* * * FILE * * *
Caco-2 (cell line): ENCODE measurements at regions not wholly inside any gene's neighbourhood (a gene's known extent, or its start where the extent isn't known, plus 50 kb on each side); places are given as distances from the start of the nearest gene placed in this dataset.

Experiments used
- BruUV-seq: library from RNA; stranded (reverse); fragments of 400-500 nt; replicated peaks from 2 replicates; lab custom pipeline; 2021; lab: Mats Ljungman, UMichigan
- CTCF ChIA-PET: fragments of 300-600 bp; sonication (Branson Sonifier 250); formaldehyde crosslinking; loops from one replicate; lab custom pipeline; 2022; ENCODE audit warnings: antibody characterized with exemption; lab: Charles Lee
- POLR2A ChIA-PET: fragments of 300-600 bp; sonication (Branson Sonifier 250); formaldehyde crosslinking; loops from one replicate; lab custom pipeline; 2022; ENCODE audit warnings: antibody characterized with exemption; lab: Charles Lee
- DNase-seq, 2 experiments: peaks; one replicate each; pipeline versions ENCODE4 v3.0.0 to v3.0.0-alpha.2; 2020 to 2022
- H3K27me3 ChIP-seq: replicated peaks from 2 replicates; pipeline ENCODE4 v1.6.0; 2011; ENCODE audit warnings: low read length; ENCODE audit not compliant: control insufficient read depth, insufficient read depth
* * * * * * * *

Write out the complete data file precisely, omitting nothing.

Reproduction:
Caco-2 (cell line): ENCODE measurements at regions not wholly inside any gene's neighbourhood (a gene's known extent, or its start where the extent isn't known, plus 50 kb on each side); places are given as distances from the start of the nearest gene placed in this dataset.

Experiments used
- BruUV-seq: library from RNA; stranded (reverse); fragments of 400-500 nt; replicated peaks from 2 replicates; lab custom pipeline; 2021; lab: Mats Ljungman, UMichigan
- CTCF ChIA-PET: fragments of 300-600 bp; sonication (Branson Sonifier 250); formaldehyde crosslinking; loops from one replicate; lab custom pipeline; 2022; ENCODE audit warnings: antibody characterized with exemption; lab: Charles Lee
- POLR2A ChIA-PET: fragments of 300-600 bp; sonication (Branson Sonifier 250); formaldehyde crosslinking; loops from one replicate; lab custom pipeline; 2022; ENCODE audit warnings: antibody characterized with exemption; lab: Charles Lee
- DNase-seq, 2 experiments: peaks; one replicate each; pipeline versions ENCODE4 v3.0.0 to v3.0.0-alpha.2; 2020 to 2022
- H3K27me3 ChIP-seq: replicated peaks from 2 replicates; pipeline ENCODE4 v1.6.0; 2011; ENCODE audit warnings: low read length; ENCODE audit not compliant: control insufficient read depth, insufficient read depth